Huge FY16 slippage casts shadow over FY17 plans
Given how spending on roads and railways was critical for stimulating GDP growth this year, railway minister Suresh Prabhu has done well to significantly increase capex in the current year. The minister claimed, on Thursday, that FY16 capex had doubled over the average levels of Rs 48,000 crore between 2009-14. Encouraged by his ability to get a moribund Railways bureaucracy to spend more on capex, Prabhu has raised the FY17 capex target by a fifth, to Rs 121,000 crore. While the plans are big—more electrification, more special trains, locomotive factories, rail corridors—most of this is being funded by either the government or by generous lending by LIC which includes a 5-year moratorium on interest payments and 10 years on repayment of the principal—in the current year, the gross budgetary support has been Rs 32,000 crore and in FY17 it is estimated at Rs 40,000 crore.
What is worrying, however, is that the operations of the Railways remain as inefficient as ever and the balance-sheet is in shambles. Though gross traffic receipts for FY16 were 9% below target, at Rs 19,897 crore, net revenues are 21% below target. With revenues so short in FY16, there have been sharp cutbacks in funds allocated—contributions to the Railway Development Fund, for instance, are short by Rs 4,430 crore and those to the Depreciation Reserve Fund by Rs 2,400 crore—and dividend payments to the government have also fallen short by over R2,300 crore. As a result, for FY17, Prabhu has projected a net revenue of Rs 18,210 crore which is even smaller than that for FY16.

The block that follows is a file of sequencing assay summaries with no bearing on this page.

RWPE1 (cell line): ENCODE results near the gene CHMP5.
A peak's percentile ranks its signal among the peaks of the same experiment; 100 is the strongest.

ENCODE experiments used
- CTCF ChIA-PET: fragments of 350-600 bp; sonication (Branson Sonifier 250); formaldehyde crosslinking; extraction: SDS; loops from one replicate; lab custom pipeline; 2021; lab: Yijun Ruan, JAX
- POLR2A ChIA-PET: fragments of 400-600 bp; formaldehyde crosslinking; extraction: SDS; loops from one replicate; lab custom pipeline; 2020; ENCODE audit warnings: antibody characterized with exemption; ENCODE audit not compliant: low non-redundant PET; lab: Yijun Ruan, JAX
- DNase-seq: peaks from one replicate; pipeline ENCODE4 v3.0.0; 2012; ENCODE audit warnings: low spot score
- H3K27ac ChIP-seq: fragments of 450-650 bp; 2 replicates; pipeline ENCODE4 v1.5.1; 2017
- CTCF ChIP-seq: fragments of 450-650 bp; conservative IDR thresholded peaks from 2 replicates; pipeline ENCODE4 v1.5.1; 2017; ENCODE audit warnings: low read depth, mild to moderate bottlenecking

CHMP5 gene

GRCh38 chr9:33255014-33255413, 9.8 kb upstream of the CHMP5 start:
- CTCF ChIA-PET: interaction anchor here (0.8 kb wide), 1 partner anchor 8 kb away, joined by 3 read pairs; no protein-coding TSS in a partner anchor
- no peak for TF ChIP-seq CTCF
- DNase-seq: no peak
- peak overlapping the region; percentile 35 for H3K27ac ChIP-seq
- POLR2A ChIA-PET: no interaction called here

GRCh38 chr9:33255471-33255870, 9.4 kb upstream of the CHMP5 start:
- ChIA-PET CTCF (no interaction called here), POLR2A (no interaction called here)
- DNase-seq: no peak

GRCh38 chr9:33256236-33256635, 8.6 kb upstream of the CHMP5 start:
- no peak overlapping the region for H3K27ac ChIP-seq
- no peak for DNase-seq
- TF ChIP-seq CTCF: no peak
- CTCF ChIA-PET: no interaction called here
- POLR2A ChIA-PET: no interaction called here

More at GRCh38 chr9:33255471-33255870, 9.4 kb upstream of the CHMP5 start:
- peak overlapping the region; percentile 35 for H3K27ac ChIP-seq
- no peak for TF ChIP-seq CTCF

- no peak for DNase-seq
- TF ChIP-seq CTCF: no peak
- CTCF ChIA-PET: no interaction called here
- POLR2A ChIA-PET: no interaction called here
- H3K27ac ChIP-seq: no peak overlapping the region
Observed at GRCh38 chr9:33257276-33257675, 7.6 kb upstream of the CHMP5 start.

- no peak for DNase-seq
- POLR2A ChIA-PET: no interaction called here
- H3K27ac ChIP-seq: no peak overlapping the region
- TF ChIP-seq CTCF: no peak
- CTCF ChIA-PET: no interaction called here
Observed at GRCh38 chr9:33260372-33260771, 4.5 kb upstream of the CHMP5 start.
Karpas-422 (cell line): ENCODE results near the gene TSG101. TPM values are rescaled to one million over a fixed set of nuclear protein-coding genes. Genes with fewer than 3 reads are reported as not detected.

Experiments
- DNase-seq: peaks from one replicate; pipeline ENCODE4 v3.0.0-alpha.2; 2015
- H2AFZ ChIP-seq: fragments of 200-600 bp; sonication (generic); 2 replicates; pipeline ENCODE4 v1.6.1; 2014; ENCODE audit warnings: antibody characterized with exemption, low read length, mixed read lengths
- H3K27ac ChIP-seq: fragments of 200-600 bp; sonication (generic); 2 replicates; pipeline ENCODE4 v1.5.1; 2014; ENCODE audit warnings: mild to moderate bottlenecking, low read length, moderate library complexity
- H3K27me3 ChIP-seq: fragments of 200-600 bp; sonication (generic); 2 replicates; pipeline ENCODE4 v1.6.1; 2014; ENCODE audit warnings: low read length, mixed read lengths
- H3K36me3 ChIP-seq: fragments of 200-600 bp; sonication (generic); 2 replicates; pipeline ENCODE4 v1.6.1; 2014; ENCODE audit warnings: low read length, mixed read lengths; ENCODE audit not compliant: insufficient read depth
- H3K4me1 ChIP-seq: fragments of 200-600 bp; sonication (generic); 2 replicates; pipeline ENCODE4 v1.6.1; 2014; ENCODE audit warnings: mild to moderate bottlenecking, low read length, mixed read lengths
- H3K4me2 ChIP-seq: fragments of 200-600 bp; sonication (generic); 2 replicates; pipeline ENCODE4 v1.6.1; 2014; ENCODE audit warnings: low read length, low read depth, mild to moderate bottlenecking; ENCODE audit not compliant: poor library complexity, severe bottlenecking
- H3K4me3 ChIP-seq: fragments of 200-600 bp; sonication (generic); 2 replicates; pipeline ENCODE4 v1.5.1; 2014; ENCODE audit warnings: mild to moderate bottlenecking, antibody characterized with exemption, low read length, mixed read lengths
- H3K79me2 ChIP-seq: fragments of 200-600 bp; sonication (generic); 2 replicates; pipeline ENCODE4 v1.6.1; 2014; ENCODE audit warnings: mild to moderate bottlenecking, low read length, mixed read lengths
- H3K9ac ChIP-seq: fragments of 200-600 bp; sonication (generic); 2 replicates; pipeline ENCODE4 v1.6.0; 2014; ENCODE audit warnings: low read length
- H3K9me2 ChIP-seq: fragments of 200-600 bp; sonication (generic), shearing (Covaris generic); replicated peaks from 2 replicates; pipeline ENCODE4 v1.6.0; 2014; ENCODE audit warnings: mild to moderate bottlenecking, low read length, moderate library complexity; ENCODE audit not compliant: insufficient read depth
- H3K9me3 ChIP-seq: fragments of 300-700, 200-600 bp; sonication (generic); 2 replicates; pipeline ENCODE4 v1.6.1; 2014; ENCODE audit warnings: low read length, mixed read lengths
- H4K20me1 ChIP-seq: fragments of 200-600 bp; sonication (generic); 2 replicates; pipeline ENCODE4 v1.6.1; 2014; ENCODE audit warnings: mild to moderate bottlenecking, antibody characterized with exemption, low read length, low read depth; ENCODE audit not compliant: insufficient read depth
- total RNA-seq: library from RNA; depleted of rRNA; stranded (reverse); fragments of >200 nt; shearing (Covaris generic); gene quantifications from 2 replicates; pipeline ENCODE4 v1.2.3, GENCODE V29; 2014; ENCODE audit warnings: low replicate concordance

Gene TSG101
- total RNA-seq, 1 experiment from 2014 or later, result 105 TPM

With finances so precarious, Prabhu will need to really work very hard to get the Railways back on track. Indeed, given how badly it missed FY16 targets—passenger revenues rose just 7.5% compared to the 18.9% target and freight by 5.7% versus the 14.8% target—it is not clear if FY17’s projections can be achieved. What is encouraging, though, is that pretty steep hikes in passenger fares have been baked into the numbers—around 18% in the sleeper class and a little over 12% across all classes—and the fact that nominal GDP is expected to rise by 10.5-11% in FY17 will also help. Some of the other assumptions—around Rs 8,000 crore extra to come from, among others, parcel traffic and advertising—can be achieved, but require Prabhu to be able to completely revamp the Railway Board’s way of functioning. Indeed, the Rs 18,340 crore of investments via PPP that have been baked into the capex numbers will also require a huge step up in levels of activity. Achieving even the very poor 92% operating ratio target will require very sharp control over expenditure—expenditure is projected to grow by just 13% in FY17, which looks very ambitious considering this includes Rs 40,000 crore of additional expenditure due to the Pay Commission even though, it is true, large savings were made in FY16 by new electricity contracts and, of course, due to the fall in global crude prices. Given the sad state of the Railways, Prabhu’s job was never expected to be easy, and today’s numbers just confirm that. What is encouraging is that with plans of revamping the Railway Board’s functioning, going in for commercial accounting and pushing for a railway regulator, Prabhu appears to have thought through his strategy carefully. Now to deliver on it.